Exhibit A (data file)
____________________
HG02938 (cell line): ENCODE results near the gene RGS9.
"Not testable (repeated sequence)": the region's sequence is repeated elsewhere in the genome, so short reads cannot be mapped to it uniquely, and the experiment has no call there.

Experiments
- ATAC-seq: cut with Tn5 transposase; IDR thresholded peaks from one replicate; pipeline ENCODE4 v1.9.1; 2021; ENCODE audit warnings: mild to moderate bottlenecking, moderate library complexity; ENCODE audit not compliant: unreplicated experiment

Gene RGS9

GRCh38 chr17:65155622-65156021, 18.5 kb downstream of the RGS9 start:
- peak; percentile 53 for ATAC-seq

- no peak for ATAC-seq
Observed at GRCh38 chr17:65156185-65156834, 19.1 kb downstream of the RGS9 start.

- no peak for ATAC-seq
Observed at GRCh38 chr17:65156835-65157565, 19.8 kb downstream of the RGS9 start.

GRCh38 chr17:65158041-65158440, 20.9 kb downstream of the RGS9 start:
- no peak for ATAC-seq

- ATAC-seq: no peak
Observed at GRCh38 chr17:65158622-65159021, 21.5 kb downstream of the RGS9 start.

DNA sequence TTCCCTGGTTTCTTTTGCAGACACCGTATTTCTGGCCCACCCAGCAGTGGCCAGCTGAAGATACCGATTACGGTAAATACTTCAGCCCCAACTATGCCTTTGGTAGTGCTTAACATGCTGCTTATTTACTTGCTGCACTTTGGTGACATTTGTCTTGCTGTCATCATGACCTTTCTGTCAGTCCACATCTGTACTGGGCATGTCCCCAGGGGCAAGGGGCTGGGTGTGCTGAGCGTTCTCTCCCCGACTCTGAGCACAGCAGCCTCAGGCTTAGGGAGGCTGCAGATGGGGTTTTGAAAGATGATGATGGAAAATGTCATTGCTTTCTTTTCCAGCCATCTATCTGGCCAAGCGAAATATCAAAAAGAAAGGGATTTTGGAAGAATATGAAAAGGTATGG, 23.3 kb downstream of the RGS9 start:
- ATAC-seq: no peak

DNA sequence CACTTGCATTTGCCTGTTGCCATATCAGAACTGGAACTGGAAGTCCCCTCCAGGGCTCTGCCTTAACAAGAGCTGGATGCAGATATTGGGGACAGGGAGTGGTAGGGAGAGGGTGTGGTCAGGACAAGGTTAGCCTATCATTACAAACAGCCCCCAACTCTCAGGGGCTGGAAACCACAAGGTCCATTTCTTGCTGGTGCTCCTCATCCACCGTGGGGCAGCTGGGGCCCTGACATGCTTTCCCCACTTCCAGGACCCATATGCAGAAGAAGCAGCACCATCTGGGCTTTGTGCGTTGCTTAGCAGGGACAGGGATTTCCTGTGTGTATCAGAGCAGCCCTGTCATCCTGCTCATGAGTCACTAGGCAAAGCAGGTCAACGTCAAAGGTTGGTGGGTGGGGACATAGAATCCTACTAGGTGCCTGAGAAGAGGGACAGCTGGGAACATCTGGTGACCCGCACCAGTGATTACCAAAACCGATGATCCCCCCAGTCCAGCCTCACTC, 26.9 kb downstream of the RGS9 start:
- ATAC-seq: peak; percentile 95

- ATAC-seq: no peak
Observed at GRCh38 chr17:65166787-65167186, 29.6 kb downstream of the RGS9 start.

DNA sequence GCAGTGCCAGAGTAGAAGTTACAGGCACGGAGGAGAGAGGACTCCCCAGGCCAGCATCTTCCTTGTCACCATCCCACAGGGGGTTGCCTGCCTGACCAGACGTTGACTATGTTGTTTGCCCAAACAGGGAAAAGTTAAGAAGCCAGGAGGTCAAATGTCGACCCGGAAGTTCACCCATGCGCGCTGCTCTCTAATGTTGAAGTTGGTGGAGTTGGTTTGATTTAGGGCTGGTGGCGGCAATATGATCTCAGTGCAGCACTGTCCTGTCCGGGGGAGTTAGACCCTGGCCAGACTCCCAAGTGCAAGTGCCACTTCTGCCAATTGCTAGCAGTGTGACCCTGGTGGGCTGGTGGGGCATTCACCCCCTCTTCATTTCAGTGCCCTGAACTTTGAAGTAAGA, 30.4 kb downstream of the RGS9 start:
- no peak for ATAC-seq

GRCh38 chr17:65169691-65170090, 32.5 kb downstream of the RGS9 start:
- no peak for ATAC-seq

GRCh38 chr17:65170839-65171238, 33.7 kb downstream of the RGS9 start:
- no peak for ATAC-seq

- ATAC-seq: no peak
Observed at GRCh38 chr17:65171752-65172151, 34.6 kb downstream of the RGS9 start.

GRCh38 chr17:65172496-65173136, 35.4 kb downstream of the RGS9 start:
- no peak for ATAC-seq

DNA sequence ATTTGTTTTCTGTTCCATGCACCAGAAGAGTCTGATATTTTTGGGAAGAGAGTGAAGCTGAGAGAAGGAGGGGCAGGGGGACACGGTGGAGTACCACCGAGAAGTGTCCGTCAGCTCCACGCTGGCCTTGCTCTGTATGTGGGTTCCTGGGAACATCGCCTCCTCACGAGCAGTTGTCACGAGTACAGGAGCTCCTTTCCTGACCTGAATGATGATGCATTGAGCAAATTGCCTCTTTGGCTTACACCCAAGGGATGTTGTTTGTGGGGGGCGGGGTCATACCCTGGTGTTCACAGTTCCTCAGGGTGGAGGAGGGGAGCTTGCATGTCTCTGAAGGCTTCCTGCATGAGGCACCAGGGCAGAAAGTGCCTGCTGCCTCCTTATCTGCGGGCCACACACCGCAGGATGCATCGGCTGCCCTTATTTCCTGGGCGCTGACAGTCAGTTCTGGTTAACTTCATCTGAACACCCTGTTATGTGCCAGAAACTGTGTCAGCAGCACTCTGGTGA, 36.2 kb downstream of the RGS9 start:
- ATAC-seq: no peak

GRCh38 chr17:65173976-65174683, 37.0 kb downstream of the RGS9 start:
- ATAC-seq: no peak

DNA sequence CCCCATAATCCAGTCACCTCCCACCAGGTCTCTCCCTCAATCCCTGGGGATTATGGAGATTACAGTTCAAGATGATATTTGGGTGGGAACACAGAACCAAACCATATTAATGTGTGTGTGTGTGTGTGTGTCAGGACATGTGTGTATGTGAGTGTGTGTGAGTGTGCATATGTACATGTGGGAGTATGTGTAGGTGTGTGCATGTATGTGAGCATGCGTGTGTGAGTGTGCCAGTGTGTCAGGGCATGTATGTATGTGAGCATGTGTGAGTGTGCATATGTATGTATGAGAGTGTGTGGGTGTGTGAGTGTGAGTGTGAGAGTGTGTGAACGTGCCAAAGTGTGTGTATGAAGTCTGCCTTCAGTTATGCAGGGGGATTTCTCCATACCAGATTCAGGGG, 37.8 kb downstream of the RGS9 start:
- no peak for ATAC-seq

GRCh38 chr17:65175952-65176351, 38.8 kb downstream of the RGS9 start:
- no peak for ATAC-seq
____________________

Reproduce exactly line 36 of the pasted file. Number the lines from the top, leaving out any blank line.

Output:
DNA sequence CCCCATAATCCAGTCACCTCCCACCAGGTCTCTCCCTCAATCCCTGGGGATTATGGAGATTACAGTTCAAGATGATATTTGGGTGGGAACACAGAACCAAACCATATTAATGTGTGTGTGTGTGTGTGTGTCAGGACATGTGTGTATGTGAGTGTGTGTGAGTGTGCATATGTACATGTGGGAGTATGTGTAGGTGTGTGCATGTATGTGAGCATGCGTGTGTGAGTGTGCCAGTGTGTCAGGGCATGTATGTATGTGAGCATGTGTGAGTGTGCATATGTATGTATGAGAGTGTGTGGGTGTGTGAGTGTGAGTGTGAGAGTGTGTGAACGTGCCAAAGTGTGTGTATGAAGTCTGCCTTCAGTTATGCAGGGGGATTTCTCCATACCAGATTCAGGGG, 37.8 kb downstream of the RGS9 start: